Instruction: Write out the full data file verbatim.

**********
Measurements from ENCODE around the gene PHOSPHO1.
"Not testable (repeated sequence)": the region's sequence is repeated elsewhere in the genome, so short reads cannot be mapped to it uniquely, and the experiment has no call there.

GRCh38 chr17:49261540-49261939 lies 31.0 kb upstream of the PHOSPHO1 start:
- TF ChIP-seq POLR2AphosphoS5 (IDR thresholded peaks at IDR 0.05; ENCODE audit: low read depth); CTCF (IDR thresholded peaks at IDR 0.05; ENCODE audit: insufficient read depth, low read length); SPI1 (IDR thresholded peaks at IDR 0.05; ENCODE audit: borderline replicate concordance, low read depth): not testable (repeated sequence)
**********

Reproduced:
Measurements from ENCODE around the gene PHOSPHO1.
"Not testable (repeated sequence)": the region's sequence is repeated elsewhere in the genome, so short reads cannot be mapped to it uniquely, and the experiment has no call there.

GRCh38 chr17:49261540-49261939 lies 31.0 kb upstream of the PHOSPHO1 start:
- TF ChIP-seq POLR2AphosphoS5 (IDR thresholded peaks at IDR 0.05; ENCODE audit: low read depth); CTCF (IDR thresholded peaks at IDR 0.05; ENCODE audit: insufficient read depth, low read length); SPI1 (IDR thresholded peaks at IDR 0.05; ENCODE audit: borderline replicate concordance, low read depth): not testable (repeated sequence)